Two DRS zones per track necessary for 2013 – Lowe

2013 F1 season

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McLaren technical director Paddy Lowe says all F1 tracks will need two DRS zones next year to ensure it remains effective.

Currently drivers have free use of DRS in practice and qualifying to encourage teams to use sufficiently long gear ratios on their cars to gain enough of a benefit from DRS to make overtaking possible.

That will change on safety grounds next year, meaning drivers will only be allowed to use DRS in the designated zones at all times.

Speaking during a Vodefone McLaren Mercedes phone-in, Lowe said two DRS zones will be required to ensure teams still have an incentive to use longer ratios:

“We believe that, particularly if [FIA race director] Charlie [Whiting] arranges for two DRS zones at every circuit, which is what he’s committed to doing, that this will give enough incentive to ratio the car appropriately – pretty much as we do now, the same as if we had free use of DRS.

Of the 19 tracks raced on so far this year four featured two DRS zones: Melbourne, Monza, Buddh International Circuit and Yas Marina. Circuit Gilles Villeneuve and Valencia had two DRS zones last year but were reduced to one this year.

Lowe said DRS has been “a tremendous solution to the long-standing overtaking problem”.

“A lot of things have been tried over the years,” he added. “DRS at least has an authority to allow it”

“At some circuits it doesn’t. India I think was a good example of that – surprisingly, actually, because it’s got a good long straight there, it didn’t seem to allow overtaking.

“And then you get other circuits where arguably it’s too easy. It might be that we should look at that and try and trim the direction on those outlying circuits. But in general I think it works well.

“I don’t hear people talking about it being some sort of fix or artificial solution. I think it’s something that the driver has to play tactically and use with tremendous skill.

“We saw that on Sunday with Lewis and Sebastian. That was a fair fight, a very very close duel. Ultimately Lewis got past using DRS but it wasn’t easy and everybody admired the skill with which he did it. So I think generally it’s working very very well.”

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Keith Collantine
Lifelong motor sport fan Keith set up RaceFans in 2005 - when it was originally called F1 Fanatic. Having previously worked as a motoring...

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72 comments on “Two DRS zones per track necessary for 2013 – Lowe”

  1. I don’t hear people talking about it being some sort of fix or artificial solution.

    I do wonder where he’s looking, because I hear this mentioned EVERYWHERE

    1. Ignorance is bliss.

    2. Depends on the definition of “people” – sometimes you wish to label “people” only the personas around you.

      DRS is an easy fix | patch to the growing austerity of the teams, hence the frozen innovations, engines, developments and cost savings. As much as I don’t want to admit it, F1 is quite crippled at this time.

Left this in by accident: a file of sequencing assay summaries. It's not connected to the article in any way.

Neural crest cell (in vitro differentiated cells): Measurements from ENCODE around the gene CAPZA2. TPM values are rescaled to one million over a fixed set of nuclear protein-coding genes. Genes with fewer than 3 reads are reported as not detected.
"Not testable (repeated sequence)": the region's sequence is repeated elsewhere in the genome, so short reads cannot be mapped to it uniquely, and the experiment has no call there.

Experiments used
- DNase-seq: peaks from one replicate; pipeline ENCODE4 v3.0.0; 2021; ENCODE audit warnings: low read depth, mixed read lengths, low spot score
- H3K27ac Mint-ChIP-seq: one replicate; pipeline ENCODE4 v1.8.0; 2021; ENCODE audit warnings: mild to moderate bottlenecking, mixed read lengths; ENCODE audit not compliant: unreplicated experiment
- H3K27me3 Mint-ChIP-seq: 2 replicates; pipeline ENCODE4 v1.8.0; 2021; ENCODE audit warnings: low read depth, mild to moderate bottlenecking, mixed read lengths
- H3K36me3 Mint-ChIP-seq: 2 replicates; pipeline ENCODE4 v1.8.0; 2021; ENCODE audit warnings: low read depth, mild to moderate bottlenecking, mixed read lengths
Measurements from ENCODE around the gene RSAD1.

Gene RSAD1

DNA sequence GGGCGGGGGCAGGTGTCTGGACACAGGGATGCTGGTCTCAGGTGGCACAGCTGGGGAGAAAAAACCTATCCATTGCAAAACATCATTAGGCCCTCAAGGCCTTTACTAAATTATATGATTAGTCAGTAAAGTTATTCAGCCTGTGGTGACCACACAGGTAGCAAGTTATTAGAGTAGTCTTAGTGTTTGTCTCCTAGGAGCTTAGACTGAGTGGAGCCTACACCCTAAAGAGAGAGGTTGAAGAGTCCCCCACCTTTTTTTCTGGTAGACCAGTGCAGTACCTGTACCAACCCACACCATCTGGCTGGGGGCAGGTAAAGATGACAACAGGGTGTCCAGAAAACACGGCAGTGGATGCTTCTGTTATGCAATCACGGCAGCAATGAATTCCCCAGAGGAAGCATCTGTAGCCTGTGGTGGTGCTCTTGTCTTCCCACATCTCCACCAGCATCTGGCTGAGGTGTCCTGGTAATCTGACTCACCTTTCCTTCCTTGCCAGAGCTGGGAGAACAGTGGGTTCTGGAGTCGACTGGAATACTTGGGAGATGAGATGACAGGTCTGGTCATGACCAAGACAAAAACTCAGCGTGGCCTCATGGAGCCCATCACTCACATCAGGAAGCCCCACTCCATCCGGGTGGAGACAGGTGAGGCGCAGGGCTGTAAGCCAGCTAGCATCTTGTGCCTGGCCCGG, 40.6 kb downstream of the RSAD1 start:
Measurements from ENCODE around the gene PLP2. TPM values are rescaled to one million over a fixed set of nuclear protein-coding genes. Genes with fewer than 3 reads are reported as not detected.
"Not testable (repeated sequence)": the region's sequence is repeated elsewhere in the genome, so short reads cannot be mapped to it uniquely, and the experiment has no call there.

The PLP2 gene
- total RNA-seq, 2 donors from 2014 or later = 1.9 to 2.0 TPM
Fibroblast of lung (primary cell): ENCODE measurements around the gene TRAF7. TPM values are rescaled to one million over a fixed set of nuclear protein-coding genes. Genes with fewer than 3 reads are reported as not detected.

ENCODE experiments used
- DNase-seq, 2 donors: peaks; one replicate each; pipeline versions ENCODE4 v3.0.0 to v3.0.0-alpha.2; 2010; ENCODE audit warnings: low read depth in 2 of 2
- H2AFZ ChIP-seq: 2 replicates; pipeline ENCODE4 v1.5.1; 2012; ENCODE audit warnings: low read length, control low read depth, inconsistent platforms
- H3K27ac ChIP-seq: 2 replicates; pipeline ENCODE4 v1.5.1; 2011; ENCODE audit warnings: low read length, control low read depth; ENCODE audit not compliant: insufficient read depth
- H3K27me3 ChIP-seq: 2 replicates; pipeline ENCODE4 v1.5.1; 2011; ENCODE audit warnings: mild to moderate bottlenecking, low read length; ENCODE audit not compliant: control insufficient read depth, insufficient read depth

Adding some really stupid tracks to the mix makes it easy to place the couple-of-thousands-dollars fix to the overtaking problem.

      1. I agree with your definition of “people”. I don’t doubt most fans don’t mind it; it’s usually the group that doesn’t agree with something that is most vocal. It’d be interesting to do a poll on this site maybe (unless there already has been one? Although perhaps opinions have changed).

        I do wonder if there’s ever been an independent research among fans about these kind of things, in other words, I wonder what Lowe bases his words on. Is it a general feeling? Or are there actual hard facts that support his assertion?

    3. Must be because these sounds from at least 50% of the fans are not coming to his ears. And that is not mentioning the people who accept DRS as being fine, but complain about the all too common feature of it not doing what it was supposed to do, instead allowing for horribly easy highway passes on the middle of the straight.


      Lowe said DRS has been “a tremendous solution to the long-standing overtaking problem”.

      is off course factually wrong. Its no solution, just an ugly stop gap.

      1. And that is not mentioning the people who accept DRS as being fine, but complain about the all too common feature of it not doing what it was supposed to do, instead allowing for horribly easy highway passes on the middle of the straight.

        Yeah, I’m terrible with remembering the details of what goes on in a race, but I think at Abu Dhabi, Raikkonen passed someone or someone passed Raikkonen by getting up with them under DRS but then getting the move done under braking in the corner. Anyway, I looked at that and thought *that’s* what DRS should be doing all the time. And one thing I hate even more than the motorway passes is when FOM feels the need to show 5 replays of them!